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Tuesday, 4 September, 2001, 14:57 GMT 15:57 UK
Farmers urged to maintain biosecurity
Disinfectant point near Hexham, Northumberland
Defra says biosecurity is a priority
Farmers are being urged to persist with strict disinfection procedures following confirmation of the 2,000th case of foot-and-mouth.

The milestone case was discovered in sheep on common land at Orton in Penrith, Cumbria, the worst-hit county in the UK.

Opposition parties say the continuing outbreaks, the resurgence of the disease in Northumberland and the need to call on the Army for support show the government has no strategy to combat the disease.

Disease statistics
Cases so far: 2,001
Animals slaughtered: 3,809,000
Awaiting slaughter: 15,000
And as the government faces a legal challenge over the re-use of a foot-and-mouth burial site in County Down, officials suggest a further site could be re-opened.

The Department for Environment, Food and Rural Affairs (Defra) says continuing biosecurity measures are a priority to stop further outbreaks.

A spokesman said the 2,000th case since the outbreak began meant as much to officials and veterinary surgeons fighting the outbreak as any other case had done.

Disinfection programme

"It's just a number," he said.

"Everybody in these infected areas has to pay huge attention to biosecurity to make sure it doesn't give the disease a chance to spread any further."

They are flying by the seat of their pants instead of focusing on a clear and responsible strategy

Liberal Democrat MP Andrew George
A disinfection programme in Cumbria has cleaned 200 farms so far, but Defra insists there is still a lot of work to be done.

Cleansing and disinfection manager Jason Robinson said disease eradication was always a priority.

"We have had to ensure that each farm has been cleaned to the required standards," he said.

"Modern farming methods have made this a huge logistical exercise involving highly specialised work."

Burial challenge

But communities living near the Tow Law burial site in County Down are at loggerheads with government officials.

Since the weekend 1,675 carcasses have been taken to Tow Law, which currently holds 37,000 carcasses from the initial foot-and-mouth outbreak.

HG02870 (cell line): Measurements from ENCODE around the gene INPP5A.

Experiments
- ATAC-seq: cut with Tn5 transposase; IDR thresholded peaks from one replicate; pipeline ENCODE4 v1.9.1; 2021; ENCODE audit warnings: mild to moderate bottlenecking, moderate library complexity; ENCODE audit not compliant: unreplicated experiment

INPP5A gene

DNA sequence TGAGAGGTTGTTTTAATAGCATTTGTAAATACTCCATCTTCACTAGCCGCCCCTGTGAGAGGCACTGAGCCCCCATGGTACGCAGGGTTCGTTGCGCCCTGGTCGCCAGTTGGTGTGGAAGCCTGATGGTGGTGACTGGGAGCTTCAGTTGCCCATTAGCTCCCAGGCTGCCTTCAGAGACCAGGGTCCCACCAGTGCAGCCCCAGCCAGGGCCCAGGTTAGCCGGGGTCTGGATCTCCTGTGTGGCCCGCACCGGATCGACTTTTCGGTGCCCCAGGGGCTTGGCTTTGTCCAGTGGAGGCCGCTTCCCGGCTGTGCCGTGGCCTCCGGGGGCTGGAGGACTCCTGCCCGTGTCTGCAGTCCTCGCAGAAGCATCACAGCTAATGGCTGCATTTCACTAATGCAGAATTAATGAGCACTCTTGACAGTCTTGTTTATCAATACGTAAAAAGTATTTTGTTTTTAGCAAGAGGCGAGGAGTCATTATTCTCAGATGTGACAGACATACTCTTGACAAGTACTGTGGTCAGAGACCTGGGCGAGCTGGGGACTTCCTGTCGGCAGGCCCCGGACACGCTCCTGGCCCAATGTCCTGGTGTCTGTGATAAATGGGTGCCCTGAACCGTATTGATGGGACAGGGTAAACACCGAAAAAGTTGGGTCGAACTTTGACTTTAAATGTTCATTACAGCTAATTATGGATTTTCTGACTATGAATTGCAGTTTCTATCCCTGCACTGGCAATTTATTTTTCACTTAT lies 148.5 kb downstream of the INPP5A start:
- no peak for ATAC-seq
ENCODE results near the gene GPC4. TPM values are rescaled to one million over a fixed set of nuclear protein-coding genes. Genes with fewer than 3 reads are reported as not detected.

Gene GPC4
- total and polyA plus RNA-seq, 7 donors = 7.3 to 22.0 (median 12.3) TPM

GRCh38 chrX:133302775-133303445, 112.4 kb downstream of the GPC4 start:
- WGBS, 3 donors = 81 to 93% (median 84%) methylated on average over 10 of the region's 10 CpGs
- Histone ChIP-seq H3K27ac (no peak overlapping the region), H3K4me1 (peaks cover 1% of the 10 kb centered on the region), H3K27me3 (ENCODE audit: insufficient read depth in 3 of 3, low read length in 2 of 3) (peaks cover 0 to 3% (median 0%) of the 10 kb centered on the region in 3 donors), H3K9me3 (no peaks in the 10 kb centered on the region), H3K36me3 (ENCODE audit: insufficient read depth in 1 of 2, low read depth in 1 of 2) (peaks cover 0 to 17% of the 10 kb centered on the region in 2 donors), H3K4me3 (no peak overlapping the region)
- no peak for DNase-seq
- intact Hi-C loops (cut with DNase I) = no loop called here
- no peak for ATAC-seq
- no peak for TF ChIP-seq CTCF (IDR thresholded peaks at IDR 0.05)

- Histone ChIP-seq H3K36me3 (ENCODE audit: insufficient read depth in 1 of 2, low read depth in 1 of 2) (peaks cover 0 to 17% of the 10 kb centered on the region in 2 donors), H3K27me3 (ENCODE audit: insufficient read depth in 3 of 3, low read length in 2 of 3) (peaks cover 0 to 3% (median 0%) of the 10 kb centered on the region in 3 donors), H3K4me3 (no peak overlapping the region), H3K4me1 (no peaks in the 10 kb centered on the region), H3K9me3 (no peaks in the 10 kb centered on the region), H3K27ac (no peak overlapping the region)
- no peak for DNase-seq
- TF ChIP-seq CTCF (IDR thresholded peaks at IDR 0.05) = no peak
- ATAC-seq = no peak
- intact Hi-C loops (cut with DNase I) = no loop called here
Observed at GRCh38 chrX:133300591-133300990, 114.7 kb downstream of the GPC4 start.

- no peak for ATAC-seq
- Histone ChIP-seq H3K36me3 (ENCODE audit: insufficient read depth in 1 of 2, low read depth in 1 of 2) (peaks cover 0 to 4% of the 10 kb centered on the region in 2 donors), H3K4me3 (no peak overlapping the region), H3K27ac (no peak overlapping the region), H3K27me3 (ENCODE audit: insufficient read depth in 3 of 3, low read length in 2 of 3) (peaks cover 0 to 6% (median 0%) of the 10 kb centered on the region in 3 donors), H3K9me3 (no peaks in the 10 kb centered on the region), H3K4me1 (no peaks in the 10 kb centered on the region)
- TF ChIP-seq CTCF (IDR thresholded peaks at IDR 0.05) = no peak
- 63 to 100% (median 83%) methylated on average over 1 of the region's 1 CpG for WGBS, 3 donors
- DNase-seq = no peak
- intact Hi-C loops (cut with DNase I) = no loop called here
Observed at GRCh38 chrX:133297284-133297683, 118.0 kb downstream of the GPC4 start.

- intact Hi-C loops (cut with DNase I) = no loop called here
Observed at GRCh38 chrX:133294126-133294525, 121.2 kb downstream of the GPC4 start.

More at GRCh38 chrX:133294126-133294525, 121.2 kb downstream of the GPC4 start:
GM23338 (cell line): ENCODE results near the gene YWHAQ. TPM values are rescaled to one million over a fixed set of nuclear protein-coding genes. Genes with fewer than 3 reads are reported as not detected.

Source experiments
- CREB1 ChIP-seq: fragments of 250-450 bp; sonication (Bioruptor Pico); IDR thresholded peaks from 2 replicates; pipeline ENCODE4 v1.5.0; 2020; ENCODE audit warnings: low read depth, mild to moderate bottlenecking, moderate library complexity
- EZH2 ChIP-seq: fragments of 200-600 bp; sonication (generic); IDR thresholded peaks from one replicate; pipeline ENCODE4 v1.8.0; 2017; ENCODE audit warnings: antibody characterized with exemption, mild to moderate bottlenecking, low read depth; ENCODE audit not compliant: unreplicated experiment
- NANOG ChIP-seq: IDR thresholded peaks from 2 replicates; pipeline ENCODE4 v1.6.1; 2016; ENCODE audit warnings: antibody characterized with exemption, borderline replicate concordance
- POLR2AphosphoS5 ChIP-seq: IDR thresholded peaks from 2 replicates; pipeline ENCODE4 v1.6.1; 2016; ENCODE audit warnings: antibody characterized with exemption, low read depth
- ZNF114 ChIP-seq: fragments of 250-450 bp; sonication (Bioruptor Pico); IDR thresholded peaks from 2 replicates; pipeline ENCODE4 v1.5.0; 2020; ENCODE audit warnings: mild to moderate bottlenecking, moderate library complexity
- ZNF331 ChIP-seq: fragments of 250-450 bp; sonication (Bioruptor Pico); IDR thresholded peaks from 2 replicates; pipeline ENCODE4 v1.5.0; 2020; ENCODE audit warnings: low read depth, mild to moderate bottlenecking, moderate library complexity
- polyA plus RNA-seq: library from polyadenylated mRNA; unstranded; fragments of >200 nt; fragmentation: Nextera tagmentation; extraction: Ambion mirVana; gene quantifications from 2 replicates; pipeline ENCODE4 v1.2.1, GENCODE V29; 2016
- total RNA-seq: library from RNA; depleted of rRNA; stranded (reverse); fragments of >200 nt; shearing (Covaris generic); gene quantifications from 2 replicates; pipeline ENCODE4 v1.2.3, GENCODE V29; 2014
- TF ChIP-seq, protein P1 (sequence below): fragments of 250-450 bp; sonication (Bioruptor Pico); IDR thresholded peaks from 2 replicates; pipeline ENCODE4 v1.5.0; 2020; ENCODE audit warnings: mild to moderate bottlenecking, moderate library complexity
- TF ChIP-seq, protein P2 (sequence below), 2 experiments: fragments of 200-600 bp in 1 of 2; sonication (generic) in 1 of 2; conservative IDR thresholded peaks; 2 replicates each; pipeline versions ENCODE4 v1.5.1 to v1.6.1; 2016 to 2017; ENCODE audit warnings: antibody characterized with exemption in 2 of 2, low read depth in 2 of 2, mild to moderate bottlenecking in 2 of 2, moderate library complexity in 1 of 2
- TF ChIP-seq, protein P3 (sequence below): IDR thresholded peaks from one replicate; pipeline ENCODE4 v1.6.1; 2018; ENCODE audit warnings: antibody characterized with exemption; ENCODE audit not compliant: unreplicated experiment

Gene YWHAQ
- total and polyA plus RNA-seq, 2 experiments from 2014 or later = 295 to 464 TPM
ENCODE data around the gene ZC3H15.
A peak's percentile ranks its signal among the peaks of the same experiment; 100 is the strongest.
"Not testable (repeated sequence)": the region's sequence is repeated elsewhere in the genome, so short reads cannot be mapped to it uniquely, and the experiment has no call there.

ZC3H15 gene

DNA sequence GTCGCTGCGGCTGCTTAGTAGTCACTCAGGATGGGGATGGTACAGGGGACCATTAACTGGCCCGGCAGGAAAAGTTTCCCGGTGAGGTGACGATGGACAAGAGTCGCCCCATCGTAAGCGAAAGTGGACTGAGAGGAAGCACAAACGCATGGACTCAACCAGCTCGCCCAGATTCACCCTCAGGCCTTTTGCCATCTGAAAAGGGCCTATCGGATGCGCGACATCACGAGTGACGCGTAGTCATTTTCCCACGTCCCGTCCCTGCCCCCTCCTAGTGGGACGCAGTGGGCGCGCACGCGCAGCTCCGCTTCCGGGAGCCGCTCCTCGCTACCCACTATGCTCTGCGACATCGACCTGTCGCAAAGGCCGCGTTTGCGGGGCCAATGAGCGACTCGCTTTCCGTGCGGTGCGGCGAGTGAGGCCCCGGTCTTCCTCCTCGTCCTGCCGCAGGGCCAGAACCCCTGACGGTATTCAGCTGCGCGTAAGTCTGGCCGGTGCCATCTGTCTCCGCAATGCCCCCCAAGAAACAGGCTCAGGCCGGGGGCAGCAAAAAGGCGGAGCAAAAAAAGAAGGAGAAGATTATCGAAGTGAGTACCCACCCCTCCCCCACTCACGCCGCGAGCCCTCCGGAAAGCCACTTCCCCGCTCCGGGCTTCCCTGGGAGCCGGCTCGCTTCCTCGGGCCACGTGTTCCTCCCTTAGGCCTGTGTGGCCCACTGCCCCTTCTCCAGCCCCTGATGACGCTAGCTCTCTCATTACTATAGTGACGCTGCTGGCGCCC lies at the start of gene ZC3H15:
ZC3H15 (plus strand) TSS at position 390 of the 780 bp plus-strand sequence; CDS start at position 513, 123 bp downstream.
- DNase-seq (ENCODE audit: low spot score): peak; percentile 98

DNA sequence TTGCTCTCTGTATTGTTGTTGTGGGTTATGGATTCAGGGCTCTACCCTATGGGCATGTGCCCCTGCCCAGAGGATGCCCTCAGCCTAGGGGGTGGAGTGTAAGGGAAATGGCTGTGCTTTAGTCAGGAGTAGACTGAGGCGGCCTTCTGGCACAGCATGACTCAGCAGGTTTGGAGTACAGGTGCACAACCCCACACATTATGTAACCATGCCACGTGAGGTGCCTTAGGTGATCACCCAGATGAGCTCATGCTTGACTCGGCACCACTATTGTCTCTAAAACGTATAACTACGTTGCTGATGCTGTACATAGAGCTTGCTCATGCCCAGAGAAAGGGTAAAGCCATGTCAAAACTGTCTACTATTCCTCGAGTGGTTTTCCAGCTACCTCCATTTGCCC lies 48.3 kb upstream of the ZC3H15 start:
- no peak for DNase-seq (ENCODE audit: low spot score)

Peter Lister, a member of the residents' committee liaising with Defra, lodged an official complaint with the European Commission's environment department in Brussels on Tuesday.

Tow Law protest
Protesters from Tow Law have lodged an official complaint
"Wherever there is an outbreak, we take it. It is beyond belief," he said.

"The European Commission can call for the closure of the site and that is our best hope because the UK Government is not going to."

Defra says the sites are needed because there are insufficient rendering facilities to deal with the growing number of carcasses.

More than 3,809,000 animals have been slaughtered since the crisis began, with 15,000 awaiting slaughter.

Defra has already suggested another burial site in neighbouring Northumberland could also be re-opened.

Government 'deceit'

But opposition parties say the government was deceitful when it suggested the disease was in the home straight.

Shadow agriculture minister Tim Yeo said: "Ministers have no strategy for the containment and eradication of the disease and continue to dither about what the next steps should be."

Liberal Democrat agriculture spokesman Andrew George said the government had backtracked on the re-use of closed disposal sites.

"They are flying by the seat of their pants instead of focusing on a clear and responsible strategy to combat foot-and-mouth.

"Recurring cases of foot-and-mouth disease indicate the need for a better understanding of why and how the disease has developed and spread."

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